Natalie Shapero

Natalie Shapero

First of February 

One hassle after another She said she must 
have done something cruel in a former 
life to deserve all this Well madam I’m here 

to bring you the news it was actually 
this life yes the one right now I can pinpoint 
like eight times you flashed a grin 

at suffering subordinates and then zipped 
to the personal trainer Or don’t you remember We all 
get I guess turned around sometimes Take me 

for example I thought I was trying 
to actually end my life and so what 
a relief when I realized it was in fact this 

world that had me in its sights and was sinking 
so low as to frame me Can you believe 
I fell for it I’m nothing if not 

gullible I’ve bought what swore 
to be but truly wasn’t a better 
bar of soap A better no-slip sock A better applesauce 

in its better plastic prism Yes 
I bought it when they said you’ll get reunited 
in death with your dead I went to school I worked 

for tips This world it saw me coming It licked its lips

Great Scaffold 

In Boston, they don’t call it SUMMER. They call it CONSTRUCTION SEASON. 
Birds sing all night, I’ve been told, because in the day they can no longer 
make themselves heard over the pickup and dropoff of various slabs. 

I was trying to list the six principal pollutants. 
I was trying to remember a line by Blaise Cendrars. 

The middle part escaped me. PARIS / CITY OF THE ONLY TOWER 

I visited a home I was wanting to rent. The landlord explained she had gotten
a deal by purchasing the place in the close aftermath 
of a highly publicized rape in a nearby park. 

I relayed this information to L. He shrugged and said BOSTON. 

That was the thing about Boston. Whatever you tried to tell someone, 
they would simply shrug and say back to you BOSTON. 

I said I once woke here in stratospheric fever, and I went to the immediate 
hospital, which had recently been in the news for poor 
lighting and signage. Someone died on the concrete outside, unsure how to get in.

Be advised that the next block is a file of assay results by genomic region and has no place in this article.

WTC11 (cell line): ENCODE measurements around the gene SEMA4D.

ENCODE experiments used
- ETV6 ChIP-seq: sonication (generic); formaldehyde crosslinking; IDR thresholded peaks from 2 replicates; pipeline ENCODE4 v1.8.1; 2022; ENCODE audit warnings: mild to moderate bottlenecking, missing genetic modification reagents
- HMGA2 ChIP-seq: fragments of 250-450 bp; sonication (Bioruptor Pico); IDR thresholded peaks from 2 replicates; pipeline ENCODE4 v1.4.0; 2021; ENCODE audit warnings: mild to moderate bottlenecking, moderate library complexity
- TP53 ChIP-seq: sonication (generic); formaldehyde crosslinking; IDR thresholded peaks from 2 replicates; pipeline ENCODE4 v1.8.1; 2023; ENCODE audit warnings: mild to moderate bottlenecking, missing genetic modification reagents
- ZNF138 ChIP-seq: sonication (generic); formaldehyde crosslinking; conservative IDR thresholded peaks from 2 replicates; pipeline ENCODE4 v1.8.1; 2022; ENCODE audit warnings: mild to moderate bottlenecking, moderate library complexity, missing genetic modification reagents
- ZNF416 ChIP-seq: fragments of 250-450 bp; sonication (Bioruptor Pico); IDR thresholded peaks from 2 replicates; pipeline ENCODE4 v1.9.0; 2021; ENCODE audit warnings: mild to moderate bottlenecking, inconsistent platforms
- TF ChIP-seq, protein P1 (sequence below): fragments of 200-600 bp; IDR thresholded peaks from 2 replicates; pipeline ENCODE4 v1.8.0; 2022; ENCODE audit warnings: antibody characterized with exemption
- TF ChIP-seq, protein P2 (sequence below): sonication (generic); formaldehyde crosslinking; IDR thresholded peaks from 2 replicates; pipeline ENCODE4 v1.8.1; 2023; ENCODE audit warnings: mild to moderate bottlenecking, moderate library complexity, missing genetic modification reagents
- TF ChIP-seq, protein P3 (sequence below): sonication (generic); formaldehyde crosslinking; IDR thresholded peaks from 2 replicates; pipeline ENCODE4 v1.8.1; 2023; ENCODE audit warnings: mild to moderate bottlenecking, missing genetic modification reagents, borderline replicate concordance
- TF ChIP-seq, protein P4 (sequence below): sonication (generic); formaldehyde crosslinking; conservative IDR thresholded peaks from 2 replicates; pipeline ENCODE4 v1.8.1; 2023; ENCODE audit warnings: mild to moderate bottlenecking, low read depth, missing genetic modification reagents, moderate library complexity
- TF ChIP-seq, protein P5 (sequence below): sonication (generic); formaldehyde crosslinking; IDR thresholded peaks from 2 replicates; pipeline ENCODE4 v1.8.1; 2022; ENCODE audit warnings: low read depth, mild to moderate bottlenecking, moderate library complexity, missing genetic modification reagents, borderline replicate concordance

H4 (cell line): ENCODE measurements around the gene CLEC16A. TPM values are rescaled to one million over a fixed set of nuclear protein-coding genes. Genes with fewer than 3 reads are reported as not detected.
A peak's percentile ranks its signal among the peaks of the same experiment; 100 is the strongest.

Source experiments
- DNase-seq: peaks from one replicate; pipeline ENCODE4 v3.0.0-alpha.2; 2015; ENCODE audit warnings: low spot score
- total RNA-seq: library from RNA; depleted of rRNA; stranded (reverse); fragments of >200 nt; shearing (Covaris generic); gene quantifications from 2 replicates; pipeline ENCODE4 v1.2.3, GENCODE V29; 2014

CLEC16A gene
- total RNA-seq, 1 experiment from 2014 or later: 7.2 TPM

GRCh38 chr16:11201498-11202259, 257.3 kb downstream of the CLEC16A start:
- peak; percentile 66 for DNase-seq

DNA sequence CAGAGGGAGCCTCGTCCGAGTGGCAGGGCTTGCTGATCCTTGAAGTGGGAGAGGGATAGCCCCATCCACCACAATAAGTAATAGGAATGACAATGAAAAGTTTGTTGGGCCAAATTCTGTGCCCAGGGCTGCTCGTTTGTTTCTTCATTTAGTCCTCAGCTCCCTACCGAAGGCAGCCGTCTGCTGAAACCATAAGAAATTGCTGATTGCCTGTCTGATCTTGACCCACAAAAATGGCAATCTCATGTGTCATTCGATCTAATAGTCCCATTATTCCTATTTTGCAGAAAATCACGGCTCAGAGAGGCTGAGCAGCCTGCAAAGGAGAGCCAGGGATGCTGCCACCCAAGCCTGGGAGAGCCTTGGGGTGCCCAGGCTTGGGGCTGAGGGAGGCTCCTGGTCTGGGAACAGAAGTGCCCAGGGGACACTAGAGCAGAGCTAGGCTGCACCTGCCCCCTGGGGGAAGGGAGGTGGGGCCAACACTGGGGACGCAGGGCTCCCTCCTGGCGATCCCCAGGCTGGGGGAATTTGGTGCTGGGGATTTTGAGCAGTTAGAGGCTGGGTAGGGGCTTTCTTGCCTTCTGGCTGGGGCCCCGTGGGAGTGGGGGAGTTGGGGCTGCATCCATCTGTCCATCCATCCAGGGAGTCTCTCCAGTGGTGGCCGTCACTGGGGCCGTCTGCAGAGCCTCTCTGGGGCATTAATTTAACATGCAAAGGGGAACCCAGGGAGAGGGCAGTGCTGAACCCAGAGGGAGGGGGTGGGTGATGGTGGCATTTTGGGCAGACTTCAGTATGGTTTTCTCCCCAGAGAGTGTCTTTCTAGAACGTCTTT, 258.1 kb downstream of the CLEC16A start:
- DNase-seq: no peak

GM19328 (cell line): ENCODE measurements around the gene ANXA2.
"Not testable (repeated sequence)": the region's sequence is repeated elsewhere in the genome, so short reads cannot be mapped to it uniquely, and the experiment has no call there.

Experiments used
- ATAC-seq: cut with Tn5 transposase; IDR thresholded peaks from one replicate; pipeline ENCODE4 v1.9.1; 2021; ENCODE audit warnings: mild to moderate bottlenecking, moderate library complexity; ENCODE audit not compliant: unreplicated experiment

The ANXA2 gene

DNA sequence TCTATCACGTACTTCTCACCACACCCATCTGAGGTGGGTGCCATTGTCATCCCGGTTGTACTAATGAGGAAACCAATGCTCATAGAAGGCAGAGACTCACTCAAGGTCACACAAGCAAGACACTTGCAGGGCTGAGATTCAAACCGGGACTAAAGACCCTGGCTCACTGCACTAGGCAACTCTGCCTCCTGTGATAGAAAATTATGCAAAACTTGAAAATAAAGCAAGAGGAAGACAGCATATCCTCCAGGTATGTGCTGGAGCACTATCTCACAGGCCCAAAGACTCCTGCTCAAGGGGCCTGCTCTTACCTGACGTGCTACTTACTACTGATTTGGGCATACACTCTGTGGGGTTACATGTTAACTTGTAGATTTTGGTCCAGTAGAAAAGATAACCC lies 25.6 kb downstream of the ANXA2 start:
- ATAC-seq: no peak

He shrugged and said BOSTON. 

And I said I keep trying to watch TV, but the way they cut together 
the salient previous points of the plot, to catch up the casual viewer— 
it makes me think of reconstructing 
a heinous event through a haze of drugs. The splintered recollecting, flash by flash.

He shrugged and said BOSTON. 

And I said I know people who’ve floated themselves 
away from their bodies in times of wounding, but I didn’t do that. I was 
in there. I was in there. It was only later, on an unchosen day and with 
no gesture of warning, that I exited and could not 
get back in. And I have lived since beside myself, and I am afraid 
I will die here, struggling around for some unfindable door.

He shrugged and said BOSTON. 


Magpie (II)

I endeavored to die. 
But I was a magpie

soaring straight
into a plate

glass pane in noonday sun. 
I thwacked and flapped and slid down. I was stunned. 

What stands between
this world and the next — it’s kept too clean,

creating the appearance of a single expanse.
I lay on the pavement in muck and mischance. 

Can’t they, for the next bird, smudge it. 
Or, at the least, not judge it.

NATALIE SHAPERO is the author of the poetry collections Popular Longing, Hard Child, and No Object. She lives in Los Angeles and works as an English professor at the University of California, Irvine.